Beyond the Seder table: Manischewitz wine popular among Asian Americans

The famously sweet concord wine has gained a following among non-Jewish populations, according the WSJ.

May 3, 2016 16:46
1 minute read.
Manischewitz wine

Manischewitz wine, Joseph Jacobs Advertising.. (photo credit: COURTESY RUTGERS UNIVERSITY PRESS)


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The quintessential kosher wine label Manischewitz that has long been regarded as a staple in Jewish household is now finding a place on the shelf among Asian Americans. 

The famously sweet concord grape wine has become more than a popular beverage used during Jewish holidays as it has gained a following among non-Jewish populations, according to the Wall Street Journal on Tuesday.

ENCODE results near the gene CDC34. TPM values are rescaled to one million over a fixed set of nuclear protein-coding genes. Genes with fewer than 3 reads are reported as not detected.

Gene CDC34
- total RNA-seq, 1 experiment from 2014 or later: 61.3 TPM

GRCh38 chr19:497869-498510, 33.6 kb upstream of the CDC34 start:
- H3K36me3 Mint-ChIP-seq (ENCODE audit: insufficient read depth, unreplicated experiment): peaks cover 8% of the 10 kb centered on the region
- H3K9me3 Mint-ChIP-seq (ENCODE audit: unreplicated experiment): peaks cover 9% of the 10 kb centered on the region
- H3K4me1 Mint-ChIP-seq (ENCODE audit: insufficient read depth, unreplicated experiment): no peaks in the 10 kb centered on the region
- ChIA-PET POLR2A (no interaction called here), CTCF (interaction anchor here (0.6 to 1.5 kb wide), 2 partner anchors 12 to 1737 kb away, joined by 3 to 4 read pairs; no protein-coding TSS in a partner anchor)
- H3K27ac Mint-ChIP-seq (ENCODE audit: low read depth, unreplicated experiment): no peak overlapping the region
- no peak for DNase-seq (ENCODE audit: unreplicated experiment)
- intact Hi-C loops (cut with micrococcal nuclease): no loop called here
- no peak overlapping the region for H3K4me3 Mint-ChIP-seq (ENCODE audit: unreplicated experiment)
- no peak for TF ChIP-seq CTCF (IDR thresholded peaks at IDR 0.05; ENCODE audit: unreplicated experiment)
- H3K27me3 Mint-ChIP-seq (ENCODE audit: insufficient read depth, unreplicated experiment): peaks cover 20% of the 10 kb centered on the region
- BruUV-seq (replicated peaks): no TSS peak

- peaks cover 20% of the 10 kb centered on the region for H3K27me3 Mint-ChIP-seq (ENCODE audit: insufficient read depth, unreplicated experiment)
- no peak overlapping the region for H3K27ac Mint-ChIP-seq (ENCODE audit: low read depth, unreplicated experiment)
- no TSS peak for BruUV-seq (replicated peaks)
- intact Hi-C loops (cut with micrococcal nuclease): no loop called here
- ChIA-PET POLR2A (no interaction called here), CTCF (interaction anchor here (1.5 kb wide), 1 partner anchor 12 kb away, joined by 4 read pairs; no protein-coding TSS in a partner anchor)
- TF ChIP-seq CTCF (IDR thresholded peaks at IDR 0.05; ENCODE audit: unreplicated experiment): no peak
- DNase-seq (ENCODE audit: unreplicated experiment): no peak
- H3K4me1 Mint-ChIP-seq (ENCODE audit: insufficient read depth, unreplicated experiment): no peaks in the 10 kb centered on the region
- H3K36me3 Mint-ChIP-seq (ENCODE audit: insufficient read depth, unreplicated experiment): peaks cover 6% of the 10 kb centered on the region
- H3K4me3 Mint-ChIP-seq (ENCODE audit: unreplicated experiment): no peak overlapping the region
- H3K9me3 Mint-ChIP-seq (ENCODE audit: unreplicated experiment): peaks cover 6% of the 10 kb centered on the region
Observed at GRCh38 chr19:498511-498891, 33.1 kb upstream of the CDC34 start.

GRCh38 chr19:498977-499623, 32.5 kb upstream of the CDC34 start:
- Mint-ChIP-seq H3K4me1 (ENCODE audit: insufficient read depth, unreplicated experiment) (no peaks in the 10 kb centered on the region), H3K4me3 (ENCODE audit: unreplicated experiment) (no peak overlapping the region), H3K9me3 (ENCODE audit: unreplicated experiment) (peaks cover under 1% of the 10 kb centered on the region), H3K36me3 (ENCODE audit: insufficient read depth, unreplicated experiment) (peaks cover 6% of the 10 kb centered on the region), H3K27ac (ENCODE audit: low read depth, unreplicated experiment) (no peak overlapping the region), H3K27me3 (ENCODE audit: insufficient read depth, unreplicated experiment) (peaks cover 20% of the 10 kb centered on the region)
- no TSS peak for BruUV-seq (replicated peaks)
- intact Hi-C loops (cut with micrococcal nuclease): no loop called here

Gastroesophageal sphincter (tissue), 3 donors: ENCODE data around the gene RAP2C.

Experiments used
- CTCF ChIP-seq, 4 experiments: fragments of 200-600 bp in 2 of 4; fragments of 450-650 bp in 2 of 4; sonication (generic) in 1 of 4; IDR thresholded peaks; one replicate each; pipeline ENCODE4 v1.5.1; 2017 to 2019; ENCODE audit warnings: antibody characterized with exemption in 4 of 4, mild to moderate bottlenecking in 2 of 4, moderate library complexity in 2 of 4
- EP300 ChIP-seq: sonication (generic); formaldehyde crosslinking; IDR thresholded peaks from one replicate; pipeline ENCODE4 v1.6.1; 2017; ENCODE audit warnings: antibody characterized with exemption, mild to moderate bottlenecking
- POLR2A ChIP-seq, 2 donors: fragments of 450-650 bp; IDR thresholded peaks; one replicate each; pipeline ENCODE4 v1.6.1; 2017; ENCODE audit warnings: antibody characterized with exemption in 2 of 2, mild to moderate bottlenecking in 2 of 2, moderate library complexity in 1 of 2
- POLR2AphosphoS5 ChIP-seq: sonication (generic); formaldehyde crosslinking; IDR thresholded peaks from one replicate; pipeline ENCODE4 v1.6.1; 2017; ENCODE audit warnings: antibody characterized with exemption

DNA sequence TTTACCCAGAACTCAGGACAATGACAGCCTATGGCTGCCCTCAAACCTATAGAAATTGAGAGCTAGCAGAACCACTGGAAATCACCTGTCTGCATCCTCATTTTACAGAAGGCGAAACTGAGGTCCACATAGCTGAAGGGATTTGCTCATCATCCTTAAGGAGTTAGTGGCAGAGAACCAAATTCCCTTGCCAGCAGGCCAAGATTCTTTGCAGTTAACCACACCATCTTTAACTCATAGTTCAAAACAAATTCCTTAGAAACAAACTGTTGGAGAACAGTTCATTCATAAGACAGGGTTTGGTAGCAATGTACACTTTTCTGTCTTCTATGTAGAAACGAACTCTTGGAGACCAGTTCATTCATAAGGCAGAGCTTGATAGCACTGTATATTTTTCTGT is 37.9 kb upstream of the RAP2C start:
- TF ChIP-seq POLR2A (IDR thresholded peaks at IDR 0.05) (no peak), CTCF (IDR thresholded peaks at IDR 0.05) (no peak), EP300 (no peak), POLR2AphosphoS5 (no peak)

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A bottle of Manischewitz wine goes for $4.99 at the Los Angele area's Shun Fat Supermarket, which according to the WSJ sells hundreds of bottles of the product to Chinese and Vietnamese customers every year.

“I don’t see any Caucasians buying it,” the WSJ quoted store manager Huy Trieu as saying.

Constellation Brands, which has owned the Manischewitz winery since 1987, says the brand is the top-selling kosher wine in the United States. According to the company, the wine's top export markets are Latin America, the Caribbean and South Korea.

The WSJ also cited customs broker Tony Chen said he noticed years ago that Asian markets in the Los Angeles area were stoking the wine that adhere to Jewish dietary regulations.

According to Chen, the wine is similar to a fermented beverage that people drink in northern China. 

While kosher purple drink is often the fodder of jokes among Jews who often compare it to cough-syrup, it is no joke that this broadened prospective client base opens new possibilities for Manischewitz.

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